“The entire aviation industry needs assistance, not just one small carrier which has close political links to the Coalition. This is an entirely partisan way to deal with an industry in crisis,”  Kaine said.

He added: “Thousands of aviation workers struggling for months without JobKeeper are angry to read today that Rex is receiving significant government help, allowing it to buy planes. 

“Thousands of Virgin workers about to lose their jobs are also frustrated to realise that the federal government refused their company’s cry for help but is pumping money into another operator.”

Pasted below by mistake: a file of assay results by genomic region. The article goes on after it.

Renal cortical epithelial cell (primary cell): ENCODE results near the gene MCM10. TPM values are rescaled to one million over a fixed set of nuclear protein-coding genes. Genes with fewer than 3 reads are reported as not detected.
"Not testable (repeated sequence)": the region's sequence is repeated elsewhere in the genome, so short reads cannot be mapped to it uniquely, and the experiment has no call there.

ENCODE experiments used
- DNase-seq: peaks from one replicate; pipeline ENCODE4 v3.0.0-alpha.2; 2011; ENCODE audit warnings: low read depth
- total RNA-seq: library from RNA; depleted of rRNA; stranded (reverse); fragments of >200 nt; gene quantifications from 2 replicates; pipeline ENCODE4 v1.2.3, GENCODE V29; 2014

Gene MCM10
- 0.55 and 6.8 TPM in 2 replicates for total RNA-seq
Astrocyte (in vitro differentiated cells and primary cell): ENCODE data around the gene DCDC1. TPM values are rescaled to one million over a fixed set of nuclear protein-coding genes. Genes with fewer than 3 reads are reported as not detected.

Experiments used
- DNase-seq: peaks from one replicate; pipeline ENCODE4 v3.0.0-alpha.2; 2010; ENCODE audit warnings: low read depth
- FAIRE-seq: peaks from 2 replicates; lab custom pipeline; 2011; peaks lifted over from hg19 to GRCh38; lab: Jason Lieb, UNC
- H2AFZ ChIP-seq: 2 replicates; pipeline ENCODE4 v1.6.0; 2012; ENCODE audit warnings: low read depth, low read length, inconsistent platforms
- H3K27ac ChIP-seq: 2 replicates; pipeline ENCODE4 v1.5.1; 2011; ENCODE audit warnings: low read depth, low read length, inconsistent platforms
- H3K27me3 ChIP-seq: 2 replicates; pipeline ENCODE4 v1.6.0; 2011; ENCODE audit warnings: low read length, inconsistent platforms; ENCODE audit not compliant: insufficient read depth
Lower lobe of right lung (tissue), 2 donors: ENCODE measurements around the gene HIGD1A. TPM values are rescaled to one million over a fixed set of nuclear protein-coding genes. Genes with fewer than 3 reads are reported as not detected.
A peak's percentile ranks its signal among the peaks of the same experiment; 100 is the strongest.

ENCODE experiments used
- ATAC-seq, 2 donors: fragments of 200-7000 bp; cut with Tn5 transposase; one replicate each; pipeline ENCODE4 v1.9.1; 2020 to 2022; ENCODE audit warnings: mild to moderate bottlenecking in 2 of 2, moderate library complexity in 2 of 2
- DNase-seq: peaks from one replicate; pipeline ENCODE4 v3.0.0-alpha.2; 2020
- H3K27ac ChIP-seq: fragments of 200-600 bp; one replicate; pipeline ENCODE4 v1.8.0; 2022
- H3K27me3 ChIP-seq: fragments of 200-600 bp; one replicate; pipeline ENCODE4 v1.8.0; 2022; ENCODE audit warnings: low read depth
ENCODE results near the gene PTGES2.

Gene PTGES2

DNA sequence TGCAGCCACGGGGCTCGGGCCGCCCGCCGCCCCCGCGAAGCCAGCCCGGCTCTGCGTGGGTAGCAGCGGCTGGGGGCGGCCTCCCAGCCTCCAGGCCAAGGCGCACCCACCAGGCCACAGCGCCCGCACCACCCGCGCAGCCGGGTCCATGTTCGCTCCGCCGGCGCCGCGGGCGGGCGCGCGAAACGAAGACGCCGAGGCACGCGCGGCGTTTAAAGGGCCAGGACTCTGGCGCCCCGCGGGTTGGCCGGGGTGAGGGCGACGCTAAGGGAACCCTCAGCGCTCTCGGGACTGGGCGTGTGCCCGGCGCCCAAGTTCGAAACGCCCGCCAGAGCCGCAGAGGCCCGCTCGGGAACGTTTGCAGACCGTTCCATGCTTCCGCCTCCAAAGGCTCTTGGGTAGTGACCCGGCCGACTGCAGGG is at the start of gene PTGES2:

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6 Comments

  • Meepa

    says:

    Well, at least Rex are ‘doing it’; Even if that means with the wrong aircraft type for a Low Cost Operation!
    The obvious choice is Airbus for a LCC type model (like most LCC carriers), in which I am sure Rex will follow.
    There seems to be not a big shortage of pilots at the moment, but my bet would have been on the Tiger aircrew and FA’s as they are already accustomed to LCC operations, and the aircraft can go to more airstrips with its higher mounted engines and the brake fans etc.

  • Kim

    says:

    All those opposing Government support for Rex fail to understand that country people need access to air travel for mail, health and other vital services. Qantas only supports areas where it can unfairly compete with Rex -Kangaroo Island is a prime example.

  • Peter Riddle

    says: